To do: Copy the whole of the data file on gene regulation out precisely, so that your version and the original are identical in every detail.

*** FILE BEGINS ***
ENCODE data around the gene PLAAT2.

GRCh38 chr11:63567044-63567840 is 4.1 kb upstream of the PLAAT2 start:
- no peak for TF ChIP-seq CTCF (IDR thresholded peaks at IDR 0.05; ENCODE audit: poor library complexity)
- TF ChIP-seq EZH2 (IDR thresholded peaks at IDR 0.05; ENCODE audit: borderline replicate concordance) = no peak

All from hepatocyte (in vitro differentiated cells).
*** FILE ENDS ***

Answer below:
ENCODE data around the gene PLAAT2.

GRCh38 chr11:63567044-63567840 is 4.1 kb upstream of the PLAAT2 start:
- no peak for TF ChIP-seq CTCF (IDR thresholded peaks at IDR 0.05; ENCODE audit: poor library complexity)
- TF ChIP-seq EZH2 (IDR thresholded peaks at IDR 0.05; ENCODE audit: borderline replicate concordance) = no peak

All from hepatocyte (in vitro differentiated cells).